My D-Link wireless router died this past weekend. Again! and I’m not a happy customer.
I purchased the D-Link DIR-615 router last September after a lightning strike took out my cable and just about everything attached to it. After mail-in rebate, it cost about $50.00. Two months later, it stopped working. I tried to return it to Office Depot, but was that told that they only accept returns within 15 days of purchase and that I would have to call D-Link to get it repaired or replaced.
I worked with a D-Link technician to troubleshoot the router and eventually a Return Authorization was issued. I was then told that I would have to ship the defective modem back to them at my expense. I tried to argue that they should send me prepaid UPS tag, but did not prevail. I sent the router back costing me about $12.00. A week later, I had my replacement.
Fast forward four months to this past weekend. The replacement dies and I start the process all over again. After roughly two hours on the phone, the Return Authorization was issued. When I asked the support rep about getting D-Link to pay for the return this time, I instructed me to call Customer Service.
I tried several times starting last Saturday to get through to D-Link’s Customer Service, but they were either closed or left me waiting in the queue for over 30 minutes (I refuse to wait any longer than that). If the wait times are any indication, D-Link has lots of customers with product issues. I finally got through to a Customer Service rep today after a 20 minute wait. I explained that my router was dead for the second time in six months and that I didn’t think it was fair for me to have to pay shipping a second time.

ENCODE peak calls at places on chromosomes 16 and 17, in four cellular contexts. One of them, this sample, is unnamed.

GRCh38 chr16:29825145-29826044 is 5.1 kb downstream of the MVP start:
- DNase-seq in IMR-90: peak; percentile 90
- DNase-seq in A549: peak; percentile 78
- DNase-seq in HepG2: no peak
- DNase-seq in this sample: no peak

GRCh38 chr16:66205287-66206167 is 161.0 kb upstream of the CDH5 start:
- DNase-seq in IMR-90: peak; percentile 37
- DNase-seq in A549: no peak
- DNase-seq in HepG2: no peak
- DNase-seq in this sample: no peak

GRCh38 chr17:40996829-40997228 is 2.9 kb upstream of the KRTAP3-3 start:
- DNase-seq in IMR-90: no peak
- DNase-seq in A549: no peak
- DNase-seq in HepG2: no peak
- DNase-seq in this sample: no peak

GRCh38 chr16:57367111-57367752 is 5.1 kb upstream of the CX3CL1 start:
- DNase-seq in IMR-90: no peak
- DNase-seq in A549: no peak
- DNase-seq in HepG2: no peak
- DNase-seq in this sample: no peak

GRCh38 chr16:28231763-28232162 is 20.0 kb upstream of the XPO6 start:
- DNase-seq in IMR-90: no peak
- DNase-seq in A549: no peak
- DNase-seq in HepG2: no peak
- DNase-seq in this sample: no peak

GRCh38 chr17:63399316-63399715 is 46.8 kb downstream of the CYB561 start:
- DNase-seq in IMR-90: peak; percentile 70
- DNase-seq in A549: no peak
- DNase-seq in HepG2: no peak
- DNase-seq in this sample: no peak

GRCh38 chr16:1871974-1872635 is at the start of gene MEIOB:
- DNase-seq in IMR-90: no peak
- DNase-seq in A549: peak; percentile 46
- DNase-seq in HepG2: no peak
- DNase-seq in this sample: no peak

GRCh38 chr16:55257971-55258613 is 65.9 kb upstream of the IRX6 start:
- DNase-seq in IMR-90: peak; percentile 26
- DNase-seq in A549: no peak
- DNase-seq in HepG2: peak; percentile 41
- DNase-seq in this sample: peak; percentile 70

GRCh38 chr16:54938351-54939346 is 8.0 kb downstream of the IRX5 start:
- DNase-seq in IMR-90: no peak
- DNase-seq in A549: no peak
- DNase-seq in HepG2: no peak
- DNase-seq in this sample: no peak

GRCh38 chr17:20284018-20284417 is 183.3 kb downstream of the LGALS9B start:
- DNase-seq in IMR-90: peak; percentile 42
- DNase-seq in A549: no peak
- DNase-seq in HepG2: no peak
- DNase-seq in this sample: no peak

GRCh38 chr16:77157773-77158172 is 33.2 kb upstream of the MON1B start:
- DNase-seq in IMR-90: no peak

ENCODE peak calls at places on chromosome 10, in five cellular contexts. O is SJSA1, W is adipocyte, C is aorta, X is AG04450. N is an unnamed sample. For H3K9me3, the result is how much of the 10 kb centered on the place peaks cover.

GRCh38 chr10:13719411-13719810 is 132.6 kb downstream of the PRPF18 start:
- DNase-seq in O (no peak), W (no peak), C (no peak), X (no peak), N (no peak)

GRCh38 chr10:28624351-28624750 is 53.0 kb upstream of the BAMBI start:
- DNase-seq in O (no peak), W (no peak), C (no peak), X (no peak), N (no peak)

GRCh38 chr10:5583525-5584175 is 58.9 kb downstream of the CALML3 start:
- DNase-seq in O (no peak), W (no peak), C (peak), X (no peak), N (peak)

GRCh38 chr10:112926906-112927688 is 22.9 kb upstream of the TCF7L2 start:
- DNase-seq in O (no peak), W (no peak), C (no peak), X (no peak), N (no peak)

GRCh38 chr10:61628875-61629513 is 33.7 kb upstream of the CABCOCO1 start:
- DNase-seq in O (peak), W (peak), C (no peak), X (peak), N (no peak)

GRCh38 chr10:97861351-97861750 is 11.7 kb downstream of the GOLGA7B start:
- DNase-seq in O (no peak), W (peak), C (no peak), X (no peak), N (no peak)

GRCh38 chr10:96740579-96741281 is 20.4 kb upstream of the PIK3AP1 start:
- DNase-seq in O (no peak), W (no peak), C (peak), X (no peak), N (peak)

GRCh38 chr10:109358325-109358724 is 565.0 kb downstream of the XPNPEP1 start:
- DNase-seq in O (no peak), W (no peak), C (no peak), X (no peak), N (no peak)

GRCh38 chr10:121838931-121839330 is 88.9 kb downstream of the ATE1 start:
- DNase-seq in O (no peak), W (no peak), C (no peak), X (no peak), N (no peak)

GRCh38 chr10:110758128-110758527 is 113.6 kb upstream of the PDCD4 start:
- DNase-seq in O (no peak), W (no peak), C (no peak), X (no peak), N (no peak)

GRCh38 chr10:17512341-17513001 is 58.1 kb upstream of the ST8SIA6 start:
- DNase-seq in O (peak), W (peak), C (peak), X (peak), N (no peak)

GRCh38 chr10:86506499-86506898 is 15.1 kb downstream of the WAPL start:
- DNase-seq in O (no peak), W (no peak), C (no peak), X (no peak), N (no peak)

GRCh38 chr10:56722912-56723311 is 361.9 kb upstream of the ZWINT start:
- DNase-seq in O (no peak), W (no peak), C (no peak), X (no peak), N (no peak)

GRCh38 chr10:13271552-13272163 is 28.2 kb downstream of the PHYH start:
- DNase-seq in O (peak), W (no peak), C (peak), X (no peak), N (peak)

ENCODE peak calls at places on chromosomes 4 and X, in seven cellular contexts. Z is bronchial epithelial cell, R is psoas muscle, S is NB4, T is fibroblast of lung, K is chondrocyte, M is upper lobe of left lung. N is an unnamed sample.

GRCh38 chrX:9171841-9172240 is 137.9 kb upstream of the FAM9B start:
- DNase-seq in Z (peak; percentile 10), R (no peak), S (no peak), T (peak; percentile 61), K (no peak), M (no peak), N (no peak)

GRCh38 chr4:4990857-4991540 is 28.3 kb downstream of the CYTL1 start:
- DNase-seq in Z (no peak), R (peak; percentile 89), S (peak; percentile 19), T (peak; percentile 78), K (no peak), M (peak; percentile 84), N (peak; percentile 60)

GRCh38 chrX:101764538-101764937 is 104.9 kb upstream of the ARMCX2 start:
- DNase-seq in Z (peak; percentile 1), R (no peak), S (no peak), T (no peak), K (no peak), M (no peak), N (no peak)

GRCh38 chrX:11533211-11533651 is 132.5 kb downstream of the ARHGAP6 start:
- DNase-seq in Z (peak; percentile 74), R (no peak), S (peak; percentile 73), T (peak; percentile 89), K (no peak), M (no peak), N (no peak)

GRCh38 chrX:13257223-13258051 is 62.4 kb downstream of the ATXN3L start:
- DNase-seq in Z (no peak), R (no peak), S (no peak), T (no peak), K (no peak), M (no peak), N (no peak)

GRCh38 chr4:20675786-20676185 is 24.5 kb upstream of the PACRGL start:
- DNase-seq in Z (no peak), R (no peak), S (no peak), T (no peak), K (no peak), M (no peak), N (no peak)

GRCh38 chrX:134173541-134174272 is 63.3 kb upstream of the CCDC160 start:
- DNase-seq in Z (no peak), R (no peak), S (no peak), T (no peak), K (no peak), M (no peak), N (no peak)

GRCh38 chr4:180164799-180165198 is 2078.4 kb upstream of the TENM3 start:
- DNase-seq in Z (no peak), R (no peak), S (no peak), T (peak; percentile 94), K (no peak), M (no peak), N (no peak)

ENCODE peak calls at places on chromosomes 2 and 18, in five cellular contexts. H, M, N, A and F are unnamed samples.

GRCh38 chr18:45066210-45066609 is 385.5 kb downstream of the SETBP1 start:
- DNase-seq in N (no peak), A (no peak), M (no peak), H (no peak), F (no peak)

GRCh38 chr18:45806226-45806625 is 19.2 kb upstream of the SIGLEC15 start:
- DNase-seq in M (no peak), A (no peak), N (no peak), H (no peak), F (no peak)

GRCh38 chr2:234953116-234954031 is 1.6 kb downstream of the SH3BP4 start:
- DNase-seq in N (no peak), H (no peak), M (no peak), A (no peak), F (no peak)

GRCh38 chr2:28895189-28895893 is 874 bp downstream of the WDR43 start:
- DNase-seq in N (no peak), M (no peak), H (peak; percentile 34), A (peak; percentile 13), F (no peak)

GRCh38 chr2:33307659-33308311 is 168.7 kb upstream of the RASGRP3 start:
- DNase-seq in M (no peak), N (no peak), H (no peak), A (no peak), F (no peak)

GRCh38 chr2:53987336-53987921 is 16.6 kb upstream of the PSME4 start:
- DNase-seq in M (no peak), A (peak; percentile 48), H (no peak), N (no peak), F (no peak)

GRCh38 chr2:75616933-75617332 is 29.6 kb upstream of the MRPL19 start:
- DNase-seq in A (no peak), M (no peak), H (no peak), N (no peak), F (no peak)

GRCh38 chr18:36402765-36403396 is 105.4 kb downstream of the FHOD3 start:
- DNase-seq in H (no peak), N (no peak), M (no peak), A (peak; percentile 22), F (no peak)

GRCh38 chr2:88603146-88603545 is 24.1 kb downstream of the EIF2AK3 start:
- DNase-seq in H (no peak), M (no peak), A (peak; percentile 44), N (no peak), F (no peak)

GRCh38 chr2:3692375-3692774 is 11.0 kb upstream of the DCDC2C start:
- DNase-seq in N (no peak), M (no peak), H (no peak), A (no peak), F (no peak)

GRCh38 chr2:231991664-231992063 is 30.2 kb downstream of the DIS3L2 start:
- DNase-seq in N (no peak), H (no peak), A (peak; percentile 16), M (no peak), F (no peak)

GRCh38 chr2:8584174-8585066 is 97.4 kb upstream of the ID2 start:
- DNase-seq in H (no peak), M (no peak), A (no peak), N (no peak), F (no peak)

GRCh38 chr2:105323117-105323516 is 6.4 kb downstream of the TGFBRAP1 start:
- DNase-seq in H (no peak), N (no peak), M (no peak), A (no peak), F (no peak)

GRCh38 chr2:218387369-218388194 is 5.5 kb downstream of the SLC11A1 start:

I was told that D-Link will pay for shipping only when the product is diagnosed as defective within the first 15 days. I explained that I understood the policy, but that considering that this was the second failure, perhaps they could make an exception. The CSR replied that she understood, but then restated the policy.
At that point, I asked to speak to a supervisor. I was told that the supervisor would give me the same answer, but after I insisted, the CSR transfered me. Sure enough, after pleading my case to the supervisor, I was politely told that D-Link would replace my router, but that I would need to pay for the shipping. I expressed my disappointment in having to pay nearly half of the purchase price in shipping costs for in-warranty repairs and ended the call.
When a customer needs to buy a wireless router, the best deal often wins. There are lots of choices in residential wireless networking products and there isn’t much differentiation in terms of price, quality or technology. In a marketplace with these characteristics, brand loyalty is difficult to maintain, but the ability to deliver an experience that exceeds expectation can make a customer for life. In my case, D-Link had the opportunity to turn a dissatisfied customer in the a happy one. The cost would have been less than $10 (volume shipping discount). In return I would be writing a very different blog post right now. I would not have told friends and co-workers about my bad experience. I would not have told followers on Twitter not to buy D-Link products (OK, maybe that was a bit melodramatic).
Perhaps D-Link does have some larger quality issues and the cost of paying for return shipping for all that defective product would be cost prohibitive. I don’t know. I do know that I’ll never purchase another D-Link product.